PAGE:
On 13th February 1891, Frances Coles, a 32-year-old prostitute was found close to death under a grimy dark railway arch (with the curiously pretty name of Swallow Gardens) between Royal Mint Street and Chamber Street in Whitechapel. Her throat had been cut. PC Ernest Thompson, a newly appointed constable, made the discovery on what was the first solo beat of his police career and just before finding Coles, had heard the sound of somebody running away from the scene. Looking at the body before him, Thompson believed he saw her eye move, suggesting she was still alive and it is now believed that she died on the stretcher on her way to the London Hospital.
Frances Coles, from Bermondsey, is believed to have worked as a prostitute in the East End for some eight years, but like many women, this did not stop her striking up more durable relationships. At the time of her death, Coles was with James Sadler, a ship’s fireman whom she had known on and off for some years, a rather gruff, often violent man who frequently indulged in excessively drinking. The night before her death the couple had been on a formidable pub crawl and had become drunk and emotional. In Thrawl Street, Sadler was set upon and robbed, and the fact that Coles never came to his assistance led them to argue, after which they went to their lodgings in White’s Row. After a short while, Sadler left.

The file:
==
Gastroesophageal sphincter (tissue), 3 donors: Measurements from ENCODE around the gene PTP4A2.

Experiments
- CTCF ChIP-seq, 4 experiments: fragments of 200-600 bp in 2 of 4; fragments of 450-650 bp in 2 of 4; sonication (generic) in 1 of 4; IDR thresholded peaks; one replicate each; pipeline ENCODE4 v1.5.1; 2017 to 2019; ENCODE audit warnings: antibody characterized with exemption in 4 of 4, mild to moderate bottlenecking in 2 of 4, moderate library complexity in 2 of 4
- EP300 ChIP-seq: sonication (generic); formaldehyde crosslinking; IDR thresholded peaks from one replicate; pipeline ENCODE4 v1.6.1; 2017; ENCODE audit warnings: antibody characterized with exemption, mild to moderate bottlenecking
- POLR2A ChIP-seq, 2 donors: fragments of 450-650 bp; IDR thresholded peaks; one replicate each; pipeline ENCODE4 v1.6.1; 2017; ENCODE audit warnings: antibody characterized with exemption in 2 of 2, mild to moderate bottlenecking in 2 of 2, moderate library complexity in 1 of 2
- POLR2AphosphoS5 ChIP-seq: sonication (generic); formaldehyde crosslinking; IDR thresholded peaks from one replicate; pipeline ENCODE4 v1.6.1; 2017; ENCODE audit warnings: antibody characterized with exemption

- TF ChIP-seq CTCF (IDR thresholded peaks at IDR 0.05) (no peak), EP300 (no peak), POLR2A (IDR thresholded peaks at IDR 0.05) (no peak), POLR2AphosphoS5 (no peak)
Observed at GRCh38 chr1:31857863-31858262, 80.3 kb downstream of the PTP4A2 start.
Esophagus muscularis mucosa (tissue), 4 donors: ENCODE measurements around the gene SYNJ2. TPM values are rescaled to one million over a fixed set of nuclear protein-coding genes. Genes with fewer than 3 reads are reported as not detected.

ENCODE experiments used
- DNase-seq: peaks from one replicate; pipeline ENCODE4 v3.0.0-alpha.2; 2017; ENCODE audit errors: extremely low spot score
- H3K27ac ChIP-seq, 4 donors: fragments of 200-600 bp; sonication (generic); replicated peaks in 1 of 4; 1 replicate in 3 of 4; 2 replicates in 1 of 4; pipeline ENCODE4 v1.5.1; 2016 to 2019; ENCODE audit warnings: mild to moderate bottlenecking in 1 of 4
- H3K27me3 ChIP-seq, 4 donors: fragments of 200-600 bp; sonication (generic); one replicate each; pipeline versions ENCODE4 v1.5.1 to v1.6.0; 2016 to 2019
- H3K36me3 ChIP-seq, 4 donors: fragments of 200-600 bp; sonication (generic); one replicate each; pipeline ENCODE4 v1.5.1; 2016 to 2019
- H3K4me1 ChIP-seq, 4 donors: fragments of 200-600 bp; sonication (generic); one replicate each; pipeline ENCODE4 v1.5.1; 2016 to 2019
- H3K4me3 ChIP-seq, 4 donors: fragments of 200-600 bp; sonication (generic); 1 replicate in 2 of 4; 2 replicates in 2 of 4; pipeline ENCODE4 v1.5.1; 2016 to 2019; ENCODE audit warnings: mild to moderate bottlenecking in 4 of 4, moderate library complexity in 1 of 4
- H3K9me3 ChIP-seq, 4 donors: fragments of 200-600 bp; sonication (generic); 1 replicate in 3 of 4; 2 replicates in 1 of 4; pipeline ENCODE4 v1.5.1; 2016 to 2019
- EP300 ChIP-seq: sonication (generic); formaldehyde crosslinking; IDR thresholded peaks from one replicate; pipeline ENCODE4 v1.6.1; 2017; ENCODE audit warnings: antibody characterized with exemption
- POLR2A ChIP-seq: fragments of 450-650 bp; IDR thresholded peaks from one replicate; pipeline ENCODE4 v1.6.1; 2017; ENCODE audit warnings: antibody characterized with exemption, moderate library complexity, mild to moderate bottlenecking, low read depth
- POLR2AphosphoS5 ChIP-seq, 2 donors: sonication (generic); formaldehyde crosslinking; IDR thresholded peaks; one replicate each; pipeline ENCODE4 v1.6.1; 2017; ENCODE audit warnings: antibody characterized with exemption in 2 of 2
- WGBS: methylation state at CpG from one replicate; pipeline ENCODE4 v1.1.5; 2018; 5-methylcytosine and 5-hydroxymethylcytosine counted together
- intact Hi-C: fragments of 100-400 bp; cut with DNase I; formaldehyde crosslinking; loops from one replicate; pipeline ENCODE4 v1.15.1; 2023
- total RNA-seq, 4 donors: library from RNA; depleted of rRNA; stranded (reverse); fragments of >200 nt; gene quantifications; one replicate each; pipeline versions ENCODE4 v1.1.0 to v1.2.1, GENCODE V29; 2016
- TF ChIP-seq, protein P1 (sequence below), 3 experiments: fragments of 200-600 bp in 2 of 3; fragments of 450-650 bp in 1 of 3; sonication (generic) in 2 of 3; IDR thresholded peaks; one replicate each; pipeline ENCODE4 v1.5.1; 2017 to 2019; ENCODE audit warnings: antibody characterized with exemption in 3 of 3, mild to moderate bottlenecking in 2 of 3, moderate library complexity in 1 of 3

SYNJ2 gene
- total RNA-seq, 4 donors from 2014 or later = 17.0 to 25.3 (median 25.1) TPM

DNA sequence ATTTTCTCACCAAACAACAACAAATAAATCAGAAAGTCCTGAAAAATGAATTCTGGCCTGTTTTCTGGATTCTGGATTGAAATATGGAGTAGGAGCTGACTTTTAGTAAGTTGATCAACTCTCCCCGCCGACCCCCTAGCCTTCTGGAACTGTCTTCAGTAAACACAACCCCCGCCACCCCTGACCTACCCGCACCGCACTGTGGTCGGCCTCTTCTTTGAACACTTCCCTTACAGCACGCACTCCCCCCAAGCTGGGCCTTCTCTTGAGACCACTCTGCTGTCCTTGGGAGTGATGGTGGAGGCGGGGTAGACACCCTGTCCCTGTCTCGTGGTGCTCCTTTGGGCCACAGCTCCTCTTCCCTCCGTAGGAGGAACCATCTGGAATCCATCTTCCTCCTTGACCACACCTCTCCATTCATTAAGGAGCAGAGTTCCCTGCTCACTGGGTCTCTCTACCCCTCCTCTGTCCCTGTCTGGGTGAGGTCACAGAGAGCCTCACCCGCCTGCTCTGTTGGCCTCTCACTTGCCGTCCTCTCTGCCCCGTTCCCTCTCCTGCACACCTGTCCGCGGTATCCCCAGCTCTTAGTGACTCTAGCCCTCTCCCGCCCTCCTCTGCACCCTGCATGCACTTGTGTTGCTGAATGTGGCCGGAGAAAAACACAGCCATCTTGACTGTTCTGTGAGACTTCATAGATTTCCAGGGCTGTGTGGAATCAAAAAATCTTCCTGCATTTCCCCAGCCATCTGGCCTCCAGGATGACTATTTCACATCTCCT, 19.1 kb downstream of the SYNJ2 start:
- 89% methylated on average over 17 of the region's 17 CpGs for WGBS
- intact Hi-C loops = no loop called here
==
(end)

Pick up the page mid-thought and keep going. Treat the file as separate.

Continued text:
From then on, after being refused admittance to his ship, the SS Fez, Sadler found himself in a number of drink-fuelled altercations in the area around Royal Mint Street and the docks, one of which led to minor medical treatment and a short stay in the London Hospital. He was also robbed a second time that night along the Highway in Wapping. Later, he was seen in a doss-house selling a knife to a fellow lodger, and this became one of several reasons to arrest him on suspicion of Coles’ murder. There was also briefly the suggestion that he may have been Jack the Ripper, however, investigations made unto his whereabouts in 1888 put him at sea on the relevant dates, but he still remained suspect number one for the killing of Frances Coles. He was charged on 16th February.
With excellent representation from the Seaman’s Union and the lack of any concrete evidence linking him to the murder, James Sadler was later acquitted of the crime. Also, the knife he had sold was apparently incapable of inflicting Coles’ wounds and it was believed that in his then incredibly intoxicated condition, Sadler would have been incapable of efficiently inflicting them.
Two interesting developments came from this incident. First, a sample of Coles’ blood was taken in the hope that at some future date, some new form of forensic analysis could produce some answers. Unfortunately, human blood types were not discovered until 1900, and so this proved to be fruitless and the sample was never used.
Secondly, PC Thompson, when discovering the body, was forbidden by policing rules to leave the body until help had arrived, and thus was unable to follow the footstep he had heard leaving the scene; his belief that he may have let Jack the Ripper run free would haunt him for the rest of his short life and in 1900 he received fatal stab wounds from a man named Abraham Barnett after breaking up an altercation on Commercial Road.